Within two weeks of winning the Under-19 World Cup, six of the Bangladesh players were given a leg-up: they were picked to play for the BCB XI that took on the touring Zimbabweans in a two-day warm-up match. That sounds like a decent plan, but what after that? Does the BCB have a roadmap for what it wants this batch of champions to achieve, or is the fear that these boys will get lost along the way a real one?
The Under-21 camp is a good idea
Previous Bangladesh Under-19 World Cuppers have often been rushed into international cricket. So it's no surprise that Parvez Hossain Emon, Mahmudul Hasan Joy, Akbar Ali, Shoriful Islam, Shahadat Hossain and Tanzid Hasan, fresh out of winning a big tournament, were given a chance to face a Test team. Akbar's heroics in the final against India, Mahmudul's match-winning hundred in the semi-final against New Zealand, and Shoriful's aggression, and the fact that the senior team has been going through a rut must have led to the decision. It's a fair one too. In the game in question, Shahadat's three wickets made him the most successful bowler from his team, while Tanzid hit 125 not out in 99 balls, the highest score of the Bangladeshis' innings.
Soon after the boys' arrival home from Johannesburg, BCB president Nazmul Hassan announced that they would be sent to an Under-21 camp for the next two years, where they will train separately with a team of foreign coaches, with tours and other matches a part of the programme. They are going to be paid too: Taka 100,000 [US$ 1176 approx.] per month - not a bad amount for teenagers - for the two years as they try and improve their skills at this extended training camp.
It is, essentially, a way to keep them on the straight and narrow, within the system. It's a no-brainer, and former players agree, that the youngsters must be given the right opportunity now that they are on a high. Also, the BCB will have control over what these players do. It has been a long-term problem in Bangladesh that cricketers, once they come out of the Under-19s and are exposed to the grind of domestic cricket, hardly retain their old selves, they don't really gain a lot from first-class or one-day competitions.
The BCB's decision is also a nod to the notion that domestic cricket in Bangladesh is not really the right route to the highest level. For far too long, there have been hyped-up youngsters who have either been rushed through the ranks, or been made to wait too long to make the leap.
BCB's recipe for success
BCB chief executive Nizamuddin Chowdhury has said that the board has a major goal about the Under-19 cricketers. "We have a comprehensive plan for this particular set of players," he told ESPNcricinfo. "Our target is to have the maximum number of these players into the national side. We feel it is possible, because with this lot, we believe that many more things can be achieved. They have now given us the confidence."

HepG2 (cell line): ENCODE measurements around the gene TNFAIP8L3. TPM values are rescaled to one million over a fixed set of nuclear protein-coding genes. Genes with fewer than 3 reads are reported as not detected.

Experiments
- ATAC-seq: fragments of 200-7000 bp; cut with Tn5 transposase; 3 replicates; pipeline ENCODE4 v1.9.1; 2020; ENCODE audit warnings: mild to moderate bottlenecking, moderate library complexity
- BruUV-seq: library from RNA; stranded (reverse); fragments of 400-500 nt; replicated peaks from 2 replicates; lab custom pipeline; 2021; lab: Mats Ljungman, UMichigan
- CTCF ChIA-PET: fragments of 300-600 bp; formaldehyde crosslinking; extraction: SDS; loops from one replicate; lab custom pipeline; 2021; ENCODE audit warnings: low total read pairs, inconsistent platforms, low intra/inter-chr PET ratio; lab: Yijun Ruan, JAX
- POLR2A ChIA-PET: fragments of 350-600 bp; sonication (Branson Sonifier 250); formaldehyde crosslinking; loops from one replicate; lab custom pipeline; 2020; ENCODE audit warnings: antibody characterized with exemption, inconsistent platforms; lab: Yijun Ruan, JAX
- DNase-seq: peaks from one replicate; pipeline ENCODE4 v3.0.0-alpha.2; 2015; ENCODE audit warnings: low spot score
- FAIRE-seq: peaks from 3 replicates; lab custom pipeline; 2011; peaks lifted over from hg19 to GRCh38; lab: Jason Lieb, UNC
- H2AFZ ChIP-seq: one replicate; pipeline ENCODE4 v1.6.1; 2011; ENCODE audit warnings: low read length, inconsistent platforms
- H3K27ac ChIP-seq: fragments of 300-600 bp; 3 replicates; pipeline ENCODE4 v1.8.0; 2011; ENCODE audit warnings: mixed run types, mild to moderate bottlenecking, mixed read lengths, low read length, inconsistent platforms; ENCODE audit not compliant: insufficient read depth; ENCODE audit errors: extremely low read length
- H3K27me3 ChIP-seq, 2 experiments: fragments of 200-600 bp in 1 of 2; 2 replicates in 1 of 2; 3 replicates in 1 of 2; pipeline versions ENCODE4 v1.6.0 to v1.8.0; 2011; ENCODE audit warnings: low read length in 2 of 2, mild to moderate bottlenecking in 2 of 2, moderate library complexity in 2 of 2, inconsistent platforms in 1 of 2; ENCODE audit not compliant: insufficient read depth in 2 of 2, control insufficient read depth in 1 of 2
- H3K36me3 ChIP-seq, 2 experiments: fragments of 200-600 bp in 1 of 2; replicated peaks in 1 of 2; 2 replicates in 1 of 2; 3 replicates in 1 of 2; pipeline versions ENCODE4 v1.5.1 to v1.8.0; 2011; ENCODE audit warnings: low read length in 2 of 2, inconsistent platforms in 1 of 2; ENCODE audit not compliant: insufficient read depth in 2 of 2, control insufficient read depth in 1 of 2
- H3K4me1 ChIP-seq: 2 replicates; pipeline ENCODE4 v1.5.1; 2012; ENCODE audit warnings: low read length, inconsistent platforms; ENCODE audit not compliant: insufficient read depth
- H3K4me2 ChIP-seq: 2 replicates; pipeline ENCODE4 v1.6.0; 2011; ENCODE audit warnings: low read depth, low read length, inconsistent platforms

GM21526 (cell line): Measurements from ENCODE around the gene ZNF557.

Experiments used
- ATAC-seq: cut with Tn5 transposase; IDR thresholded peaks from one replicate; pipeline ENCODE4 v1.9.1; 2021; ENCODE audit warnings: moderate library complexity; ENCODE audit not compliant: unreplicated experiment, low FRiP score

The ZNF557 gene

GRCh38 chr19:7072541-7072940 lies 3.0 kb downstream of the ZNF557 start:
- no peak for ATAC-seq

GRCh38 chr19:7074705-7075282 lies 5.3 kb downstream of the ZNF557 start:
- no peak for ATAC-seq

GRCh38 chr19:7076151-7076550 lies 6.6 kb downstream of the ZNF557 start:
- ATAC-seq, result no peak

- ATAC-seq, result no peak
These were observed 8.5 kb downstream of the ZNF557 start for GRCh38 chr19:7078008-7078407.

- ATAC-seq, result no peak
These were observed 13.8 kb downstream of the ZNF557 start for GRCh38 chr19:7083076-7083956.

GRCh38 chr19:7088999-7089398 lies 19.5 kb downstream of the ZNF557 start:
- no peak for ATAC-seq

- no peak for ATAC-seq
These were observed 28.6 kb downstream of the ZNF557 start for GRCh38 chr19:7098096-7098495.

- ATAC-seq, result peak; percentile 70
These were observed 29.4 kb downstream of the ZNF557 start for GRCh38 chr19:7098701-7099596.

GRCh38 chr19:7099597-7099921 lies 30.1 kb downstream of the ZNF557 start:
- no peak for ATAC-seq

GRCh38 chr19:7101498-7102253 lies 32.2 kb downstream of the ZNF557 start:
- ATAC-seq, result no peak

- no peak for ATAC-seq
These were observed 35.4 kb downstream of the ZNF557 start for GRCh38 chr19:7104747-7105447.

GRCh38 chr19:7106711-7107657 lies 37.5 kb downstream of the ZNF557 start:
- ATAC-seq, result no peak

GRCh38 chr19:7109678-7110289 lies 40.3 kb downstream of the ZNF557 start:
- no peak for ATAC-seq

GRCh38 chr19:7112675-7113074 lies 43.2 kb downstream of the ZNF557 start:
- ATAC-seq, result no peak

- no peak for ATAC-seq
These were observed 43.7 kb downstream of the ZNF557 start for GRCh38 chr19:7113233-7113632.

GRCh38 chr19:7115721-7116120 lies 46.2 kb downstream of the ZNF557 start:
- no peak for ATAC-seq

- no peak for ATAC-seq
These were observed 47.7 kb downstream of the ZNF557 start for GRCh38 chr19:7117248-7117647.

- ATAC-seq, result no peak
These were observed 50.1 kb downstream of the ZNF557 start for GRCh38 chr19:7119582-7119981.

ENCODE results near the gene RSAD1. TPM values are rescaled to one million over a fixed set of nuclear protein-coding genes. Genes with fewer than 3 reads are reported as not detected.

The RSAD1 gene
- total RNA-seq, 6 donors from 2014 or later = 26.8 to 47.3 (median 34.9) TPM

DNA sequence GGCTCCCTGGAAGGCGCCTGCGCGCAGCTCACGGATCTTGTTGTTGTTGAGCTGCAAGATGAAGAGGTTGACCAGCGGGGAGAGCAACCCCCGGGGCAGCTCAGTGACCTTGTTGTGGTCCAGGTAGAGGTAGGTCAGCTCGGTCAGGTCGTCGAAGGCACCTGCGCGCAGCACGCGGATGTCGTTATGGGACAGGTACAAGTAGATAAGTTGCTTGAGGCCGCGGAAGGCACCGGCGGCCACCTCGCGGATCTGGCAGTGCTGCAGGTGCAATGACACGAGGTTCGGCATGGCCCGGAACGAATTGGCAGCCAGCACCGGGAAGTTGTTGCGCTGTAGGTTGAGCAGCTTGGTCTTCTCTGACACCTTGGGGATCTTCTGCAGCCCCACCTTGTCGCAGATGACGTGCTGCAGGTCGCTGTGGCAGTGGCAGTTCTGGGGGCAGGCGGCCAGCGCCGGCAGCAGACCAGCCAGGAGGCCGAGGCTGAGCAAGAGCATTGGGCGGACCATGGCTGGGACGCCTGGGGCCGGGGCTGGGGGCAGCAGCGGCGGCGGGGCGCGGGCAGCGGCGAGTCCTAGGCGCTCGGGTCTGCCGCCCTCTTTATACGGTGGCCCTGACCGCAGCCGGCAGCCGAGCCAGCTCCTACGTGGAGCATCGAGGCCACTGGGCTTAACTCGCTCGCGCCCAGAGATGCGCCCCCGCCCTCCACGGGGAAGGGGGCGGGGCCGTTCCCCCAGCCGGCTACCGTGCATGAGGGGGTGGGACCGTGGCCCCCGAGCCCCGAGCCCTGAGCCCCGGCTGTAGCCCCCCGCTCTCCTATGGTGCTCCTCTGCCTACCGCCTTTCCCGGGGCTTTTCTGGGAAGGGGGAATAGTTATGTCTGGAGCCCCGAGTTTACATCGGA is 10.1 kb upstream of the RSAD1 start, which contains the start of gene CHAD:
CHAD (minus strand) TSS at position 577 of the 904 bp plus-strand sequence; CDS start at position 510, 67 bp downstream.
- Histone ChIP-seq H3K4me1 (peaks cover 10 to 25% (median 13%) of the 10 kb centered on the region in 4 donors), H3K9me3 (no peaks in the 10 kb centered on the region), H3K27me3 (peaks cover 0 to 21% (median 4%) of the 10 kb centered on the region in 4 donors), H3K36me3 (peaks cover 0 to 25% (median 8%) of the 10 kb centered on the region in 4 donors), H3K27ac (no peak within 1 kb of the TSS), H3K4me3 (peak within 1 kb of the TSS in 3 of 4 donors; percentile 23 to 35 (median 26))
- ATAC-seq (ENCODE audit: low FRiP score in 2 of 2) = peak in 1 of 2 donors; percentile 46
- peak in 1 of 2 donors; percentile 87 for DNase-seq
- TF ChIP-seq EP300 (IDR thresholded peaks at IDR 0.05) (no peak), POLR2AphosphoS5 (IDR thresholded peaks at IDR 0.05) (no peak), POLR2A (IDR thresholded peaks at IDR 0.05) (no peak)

Chowdhury admitted that the BCB's development system isn't of the highest quality, but it has done its work to an extent so far. Although they invested more than ever before in the last couple of years, human effort has also made their system a success.
"We have made a huge investment in the last two years. They have played up to 30 international matches against top opposition," Chowdhury said. "Most of the current Under-19 players have been developed within our programme. We have a good process in place, but we want to make it more effective, so that we can find more quality young cricketers from the schools and age-group competitions.
"We don't have the top-ranked programme. There are countries that have the best documentation, presentations, etc, but we have made it possible practically. We certainly should develop our facilities at the district and division level. There are no secrets. It is no rocket science. It is the dedication and confidence showed by the players, that has really made the difference."
What makes this batch of Under-19s different
The majority of Bangladesh's 2020 Under-19 World Cup squad members are from small towns in different parts of the country. They came through the full system of age-group competitions, before being assembled last year for a preparatory camp.
Bowling coach Mahbub Ali Zaki, who is known for correcting Taskin Ahmed's action four years ago, explained that as soon as he was given charge of the bowling unit, he started to work on their fitness and speed.
"Our main focus was ensuring the bowlers' fitness. Shoriful, Sakib and Mrittunjoy (Chowdhury) came to us with speeds around 120kph to 125kph, but they touched 138-140kph in the tournament," he said. "I know how to ensure the pace bowlers have the stability and fitness to increase pace. I was focused on every area of their overall well-being. We went to South Africa early, and adjusted to conditions and altitude in Johannesburg and Potchefstroom."